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Sunday, November 28, 2010

OpenCL, first iteration

OpenCL is a general purpose computing framework. It is designed for parallel computing so it runs very well in modern GPUs, which are parallel by nature. The whole idea is to have a single "job" executed by a large number of threads at the same time.

Voxels are a natural fit for OpenCL. Many voxel algrorithms run locally, meaning that the algorithm only needs to look at one or a few voxels at a time. There are no dependencies between a voxel and other voxels far away.

I already had an implementation of Dual Contouring for the CPU which would be a good start for a port to OpenCL. A straight port was out of the question, almost in every case OpenCL will require you to re-think your problem from a new angle. Still, having the traditional CPU implementation gave me a good idea of the issues I needed to address.

This first iteration was only to test the waters. I wanted to see if a naive approach would produce acceptable results. The bare minimum I could do was:

  1. For each point in the voxel grid, evaluate the 3D field function
  2. For each edge in the grid, see if the edge crossed the surface and compute the intersection point
  3. For each voxel in the grid, see if its edges had an intersection and compute the inner point for the voxel

I could then create the resulting mesh in the CPU. I would need to iterate through all the edges again, if an edge was crossed, I would output a quadrilateral containing the inner points for the four neighboring voxels.

From the start I saw this would require to run three different "jobs" or "kernels" as they are called in OpenCL-speak. One to evaluate the points in the grid, another for intersecting edges, and one last for computing inner points.

A kernel is like a traditional C function that takes multiple parameters. Some parameters are inputs, some are outputs. In most cases, arrays are used to move data in and out.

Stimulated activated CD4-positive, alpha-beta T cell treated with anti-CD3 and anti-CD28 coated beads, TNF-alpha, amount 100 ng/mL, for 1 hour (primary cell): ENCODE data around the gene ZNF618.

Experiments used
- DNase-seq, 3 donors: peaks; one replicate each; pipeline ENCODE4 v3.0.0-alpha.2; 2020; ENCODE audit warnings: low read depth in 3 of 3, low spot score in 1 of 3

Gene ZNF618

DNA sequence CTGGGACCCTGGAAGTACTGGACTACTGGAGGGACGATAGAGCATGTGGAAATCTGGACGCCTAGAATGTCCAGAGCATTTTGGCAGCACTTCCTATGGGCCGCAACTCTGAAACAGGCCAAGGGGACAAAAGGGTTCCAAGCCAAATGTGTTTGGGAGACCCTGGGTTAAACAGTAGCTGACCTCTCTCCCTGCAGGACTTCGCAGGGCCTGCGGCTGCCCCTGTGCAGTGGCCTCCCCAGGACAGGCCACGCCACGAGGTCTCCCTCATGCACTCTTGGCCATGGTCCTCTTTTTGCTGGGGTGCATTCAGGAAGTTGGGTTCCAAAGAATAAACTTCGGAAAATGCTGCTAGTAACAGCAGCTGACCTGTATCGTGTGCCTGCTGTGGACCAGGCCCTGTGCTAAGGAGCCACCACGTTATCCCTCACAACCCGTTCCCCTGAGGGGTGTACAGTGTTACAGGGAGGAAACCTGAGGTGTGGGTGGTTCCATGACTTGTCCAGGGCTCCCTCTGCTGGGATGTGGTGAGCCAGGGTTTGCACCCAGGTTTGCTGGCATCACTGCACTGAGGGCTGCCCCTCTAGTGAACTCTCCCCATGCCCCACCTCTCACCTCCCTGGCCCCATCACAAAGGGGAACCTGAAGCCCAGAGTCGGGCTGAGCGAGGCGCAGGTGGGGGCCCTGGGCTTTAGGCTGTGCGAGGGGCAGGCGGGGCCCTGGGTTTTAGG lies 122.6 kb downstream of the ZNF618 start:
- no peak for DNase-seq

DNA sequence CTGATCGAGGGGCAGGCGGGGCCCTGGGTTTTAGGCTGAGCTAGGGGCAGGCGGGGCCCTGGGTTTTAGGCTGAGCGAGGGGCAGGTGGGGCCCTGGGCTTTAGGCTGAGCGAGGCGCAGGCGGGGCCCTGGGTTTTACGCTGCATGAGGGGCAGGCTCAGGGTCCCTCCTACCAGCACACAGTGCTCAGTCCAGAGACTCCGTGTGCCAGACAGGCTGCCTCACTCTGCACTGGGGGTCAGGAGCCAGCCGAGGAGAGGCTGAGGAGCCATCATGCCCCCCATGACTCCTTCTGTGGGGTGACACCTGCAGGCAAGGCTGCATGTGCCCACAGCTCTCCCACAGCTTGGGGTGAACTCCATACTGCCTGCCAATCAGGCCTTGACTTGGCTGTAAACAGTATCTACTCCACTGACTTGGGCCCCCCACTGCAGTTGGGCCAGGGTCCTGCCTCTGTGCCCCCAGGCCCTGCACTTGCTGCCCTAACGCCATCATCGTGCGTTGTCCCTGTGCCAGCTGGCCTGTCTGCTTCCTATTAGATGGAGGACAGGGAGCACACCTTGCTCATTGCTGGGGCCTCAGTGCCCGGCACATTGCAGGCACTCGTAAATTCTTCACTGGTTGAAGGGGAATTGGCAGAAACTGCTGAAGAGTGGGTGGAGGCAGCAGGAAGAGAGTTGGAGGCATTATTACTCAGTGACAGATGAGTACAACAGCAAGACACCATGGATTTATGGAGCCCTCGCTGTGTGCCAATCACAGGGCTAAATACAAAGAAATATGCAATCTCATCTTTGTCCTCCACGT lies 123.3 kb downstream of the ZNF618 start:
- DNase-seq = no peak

For instance, the first kernel for computing the grid function would take an array of floats as an input. Then it would compute one single value for the function and put it into the array, making sure the value was put in the correct index. Why only one value? This is where the parallel way of thinking comes in: this same kernel will run for each point of the array, actually hundreds of them may be running at the same time. OpenCL will spawn as many instances of your kernel as necessary so the entire array can be covered. 

It did not take long to implement this version. The results were good, but it was only a few times faster than the CPU implementation. I knew this was not good enough. So what was the problem with the naive approach? It was not difficult to see it was wasting a lot of processing power.

The CPU implementation, being serial by nature, had the chance to skip further processing edges, voxels and points when it realized they were not crossed by the surface. For instance, it would compute the inner point of a voxel only if any of the voxel edges was intersected by the surface. If there was no intersection, the next CPU cycles would be spent processing the next voxel. 

The key in the sentences before is the word "If".

With OpenCL and parallel computing in general, "if" statements won't save you any processing, unless you can guarantee the same outcome for every time the if statement is evaluated. Since every thread is running the same code in parallel, it saves very little when you realize that no further processing is needed and the function can just bail out. It is already too late because a thread was allocated to the task anyway. 

The naive approach was doing an awful amount of work that was not needed at all. If I wanted really complex field functions with many octaves of Perlin noise, or distance fields to point clouds for rocks and vegetation, I would have to do better. 

I was also solving Quadratic Error Functions to compute the location of the points inside the voxels. This required normal vectors for each intersection point. The way to compute these normals is by using the gradient of the 3D field in the point, which meant evaluating the field function another four times. The amount of computation was staggering. I clearly needed to optimize the inputs of my OpenCL kernels, so they would look only to the elements that were contributing to the surface.

This realization took me to the second iteration using OpenCL, which will be the subject of my next post.

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